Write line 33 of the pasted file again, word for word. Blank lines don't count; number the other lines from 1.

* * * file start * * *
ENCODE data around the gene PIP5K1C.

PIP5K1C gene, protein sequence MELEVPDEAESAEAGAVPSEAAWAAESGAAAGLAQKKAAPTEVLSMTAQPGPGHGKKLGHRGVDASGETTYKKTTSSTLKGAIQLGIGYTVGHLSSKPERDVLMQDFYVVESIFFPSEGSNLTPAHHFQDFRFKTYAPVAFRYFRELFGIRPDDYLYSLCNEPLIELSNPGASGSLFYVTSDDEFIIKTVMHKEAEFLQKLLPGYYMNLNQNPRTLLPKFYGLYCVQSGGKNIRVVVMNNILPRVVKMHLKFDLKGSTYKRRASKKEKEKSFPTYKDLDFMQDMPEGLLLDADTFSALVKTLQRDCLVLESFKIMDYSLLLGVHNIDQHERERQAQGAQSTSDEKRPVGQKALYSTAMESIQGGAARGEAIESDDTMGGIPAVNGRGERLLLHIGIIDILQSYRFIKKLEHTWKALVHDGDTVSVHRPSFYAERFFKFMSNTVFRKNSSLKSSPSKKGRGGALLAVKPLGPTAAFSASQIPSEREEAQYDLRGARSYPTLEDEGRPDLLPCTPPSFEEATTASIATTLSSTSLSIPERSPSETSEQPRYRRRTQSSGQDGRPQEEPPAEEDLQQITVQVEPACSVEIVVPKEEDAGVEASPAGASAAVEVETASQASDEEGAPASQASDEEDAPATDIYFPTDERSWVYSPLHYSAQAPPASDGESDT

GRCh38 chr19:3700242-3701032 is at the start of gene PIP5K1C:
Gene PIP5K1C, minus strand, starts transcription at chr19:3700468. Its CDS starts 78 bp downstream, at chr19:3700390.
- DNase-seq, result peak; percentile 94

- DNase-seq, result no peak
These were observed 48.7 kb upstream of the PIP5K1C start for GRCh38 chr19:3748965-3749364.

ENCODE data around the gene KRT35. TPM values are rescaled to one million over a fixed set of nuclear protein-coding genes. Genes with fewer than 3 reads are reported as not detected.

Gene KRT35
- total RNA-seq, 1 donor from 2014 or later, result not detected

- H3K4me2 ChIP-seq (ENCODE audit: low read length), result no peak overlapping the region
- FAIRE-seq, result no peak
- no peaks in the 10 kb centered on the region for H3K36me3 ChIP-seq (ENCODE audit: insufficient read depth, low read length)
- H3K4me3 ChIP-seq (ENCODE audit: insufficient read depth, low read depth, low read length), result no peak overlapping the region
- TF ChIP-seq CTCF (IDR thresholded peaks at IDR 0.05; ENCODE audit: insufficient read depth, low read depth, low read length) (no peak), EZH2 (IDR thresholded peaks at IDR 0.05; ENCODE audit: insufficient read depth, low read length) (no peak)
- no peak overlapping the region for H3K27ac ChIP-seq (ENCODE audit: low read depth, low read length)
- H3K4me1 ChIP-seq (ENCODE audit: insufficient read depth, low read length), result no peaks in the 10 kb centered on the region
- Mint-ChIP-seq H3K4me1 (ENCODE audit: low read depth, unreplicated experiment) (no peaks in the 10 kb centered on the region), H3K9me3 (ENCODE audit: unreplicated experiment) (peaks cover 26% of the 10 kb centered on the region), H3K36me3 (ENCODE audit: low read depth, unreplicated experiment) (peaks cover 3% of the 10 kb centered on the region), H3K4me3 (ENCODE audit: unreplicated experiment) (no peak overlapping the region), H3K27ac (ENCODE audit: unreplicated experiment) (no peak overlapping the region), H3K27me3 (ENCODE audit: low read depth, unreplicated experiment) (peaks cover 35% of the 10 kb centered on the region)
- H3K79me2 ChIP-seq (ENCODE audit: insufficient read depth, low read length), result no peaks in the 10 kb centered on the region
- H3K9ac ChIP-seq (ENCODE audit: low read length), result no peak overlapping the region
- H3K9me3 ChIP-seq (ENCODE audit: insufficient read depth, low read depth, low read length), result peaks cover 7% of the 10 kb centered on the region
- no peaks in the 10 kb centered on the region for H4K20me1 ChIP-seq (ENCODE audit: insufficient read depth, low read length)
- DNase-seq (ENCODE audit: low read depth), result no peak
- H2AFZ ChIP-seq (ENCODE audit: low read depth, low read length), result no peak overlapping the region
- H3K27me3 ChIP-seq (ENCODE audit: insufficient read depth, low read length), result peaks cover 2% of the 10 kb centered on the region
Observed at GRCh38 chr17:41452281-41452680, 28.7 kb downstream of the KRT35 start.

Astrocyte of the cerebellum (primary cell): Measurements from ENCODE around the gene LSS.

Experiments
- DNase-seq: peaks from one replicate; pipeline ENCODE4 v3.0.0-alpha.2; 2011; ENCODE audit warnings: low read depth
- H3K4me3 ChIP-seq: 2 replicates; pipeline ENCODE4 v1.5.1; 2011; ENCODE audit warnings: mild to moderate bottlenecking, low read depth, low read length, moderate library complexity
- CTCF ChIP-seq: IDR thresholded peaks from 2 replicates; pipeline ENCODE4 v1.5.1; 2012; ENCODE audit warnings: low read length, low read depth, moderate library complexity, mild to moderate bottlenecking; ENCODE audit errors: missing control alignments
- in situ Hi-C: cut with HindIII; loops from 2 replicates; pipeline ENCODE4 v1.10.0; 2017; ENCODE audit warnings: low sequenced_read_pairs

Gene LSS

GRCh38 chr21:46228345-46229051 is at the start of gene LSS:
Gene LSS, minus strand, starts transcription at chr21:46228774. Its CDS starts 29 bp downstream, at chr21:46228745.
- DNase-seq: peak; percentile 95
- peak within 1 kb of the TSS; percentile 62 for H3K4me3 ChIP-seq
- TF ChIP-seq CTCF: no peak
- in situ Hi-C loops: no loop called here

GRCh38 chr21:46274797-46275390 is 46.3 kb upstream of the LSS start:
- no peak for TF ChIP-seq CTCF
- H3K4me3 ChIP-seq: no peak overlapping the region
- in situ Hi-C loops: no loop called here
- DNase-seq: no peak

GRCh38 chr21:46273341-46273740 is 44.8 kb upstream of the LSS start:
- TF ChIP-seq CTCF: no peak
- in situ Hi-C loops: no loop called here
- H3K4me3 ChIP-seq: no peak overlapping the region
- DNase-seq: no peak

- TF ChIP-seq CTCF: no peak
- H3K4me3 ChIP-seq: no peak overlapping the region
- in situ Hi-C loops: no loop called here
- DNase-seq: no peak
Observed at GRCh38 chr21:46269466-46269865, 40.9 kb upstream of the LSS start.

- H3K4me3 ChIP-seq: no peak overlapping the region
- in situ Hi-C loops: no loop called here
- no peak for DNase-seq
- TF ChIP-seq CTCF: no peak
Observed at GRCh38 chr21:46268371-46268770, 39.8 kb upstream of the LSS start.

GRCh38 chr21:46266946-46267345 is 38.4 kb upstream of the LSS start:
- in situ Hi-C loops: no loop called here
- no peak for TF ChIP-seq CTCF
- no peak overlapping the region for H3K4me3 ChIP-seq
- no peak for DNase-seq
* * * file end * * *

Gene LSS